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Int J Epidemiol. 2007 Feb;36(1):110-6. Epub 2007 Jan 16.

Vaccination and the risk of childhood acute leukaemia: the ESCALE study (SFCE).

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INSERM U754, IFR69, 16 avenue Paul Vaillant-Couturier, F-94807 Villejuif Cedex, France.



In 2002, a poster alerted the French health authorities to the possibility that the risk of childhood leukaemia might be increased by hepatitis B vaccination. Elucidating the role of vaccination in the aetiology of childhood acute leukaemia (AL) was therefore included in the objectives of an ongoing national study.


The ESCALE study was a French national population-based case-control study conducted in France in 2003 and 2004 in order to investigate the role of infectious, environmental and genetic factors in four childhood neoplastic diseases (leukaemia, lymphoma, neuroblastoma and brain tumour). The controls were randomly selected from the French population and age and gender frequency matched with the cases. A total of 776 cases of AL (91% of the eligible cases) and 1681 controls (71% of the eligible controls) were included. In a specific standardized telephone interview, which was the same for both the cases and controls, each mother was asked to read out her child's complete vaccination record.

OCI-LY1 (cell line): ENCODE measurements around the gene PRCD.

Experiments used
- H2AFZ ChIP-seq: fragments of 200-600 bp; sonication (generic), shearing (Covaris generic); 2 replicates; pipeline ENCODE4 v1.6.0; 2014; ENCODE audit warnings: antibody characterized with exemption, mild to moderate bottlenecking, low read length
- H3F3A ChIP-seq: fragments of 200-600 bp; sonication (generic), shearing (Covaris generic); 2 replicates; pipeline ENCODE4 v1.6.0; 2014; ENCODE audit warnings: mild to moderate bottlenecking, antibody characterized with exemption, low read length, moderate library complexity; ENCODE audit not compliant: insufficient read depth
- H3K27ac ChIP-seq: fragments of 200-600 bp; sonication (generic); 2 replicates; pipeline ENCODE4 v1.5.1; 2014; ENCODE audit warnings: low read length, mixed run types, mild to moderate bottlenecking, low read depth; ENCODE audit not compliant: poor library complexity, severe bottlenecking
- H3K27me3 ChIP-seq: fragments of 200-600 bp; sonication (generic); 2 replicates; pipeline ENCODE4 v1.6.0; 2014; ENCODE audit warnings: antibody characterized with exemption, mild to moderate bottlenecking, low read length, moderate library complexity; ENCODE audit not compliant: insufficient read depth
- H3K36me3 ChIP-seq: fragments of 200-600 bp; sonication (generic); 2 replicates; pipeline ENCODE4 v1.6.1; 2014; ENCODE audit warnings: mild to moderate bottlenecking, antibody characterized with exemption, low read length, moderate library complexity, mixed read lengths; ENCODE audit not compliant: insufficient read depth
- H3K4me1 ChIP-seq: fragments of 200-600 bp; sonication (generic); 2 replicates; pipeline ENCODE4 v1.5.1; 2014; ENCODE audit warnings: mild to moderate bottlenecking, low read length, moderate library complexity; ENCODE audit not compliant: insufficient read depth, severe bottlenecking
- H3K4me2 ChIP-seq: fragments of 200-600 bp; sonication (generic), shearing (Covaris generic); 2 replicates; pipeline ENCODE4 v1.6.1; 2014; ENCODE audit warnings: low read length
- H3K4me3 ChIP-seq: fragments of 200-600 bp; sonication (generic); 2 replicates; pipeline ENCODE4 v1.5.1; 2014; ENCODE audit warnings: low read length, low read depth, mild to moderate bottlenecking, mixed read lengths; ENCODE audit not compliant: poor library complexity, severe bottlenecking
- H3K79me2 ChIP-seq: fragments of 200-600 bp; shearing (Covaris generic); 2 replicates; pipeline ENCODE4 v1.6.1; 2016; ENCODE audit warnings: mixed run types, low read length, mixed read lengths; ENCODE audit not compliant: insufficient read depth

No association between vaccination and the risk of childhood AL: acute lymphoblastic leukaemia or acute myeloblastic leukaemia was observed. No relationship between the risk of leukaemia and the type of vaccine, number of doses of each vaccine, total number of injections, total number of vaccine doses or number of early vaccinations was evidenced. No confounding factor was observed.


The study did not show any evidence of a role of vaccination in the aetiology of childhood leukaemia.

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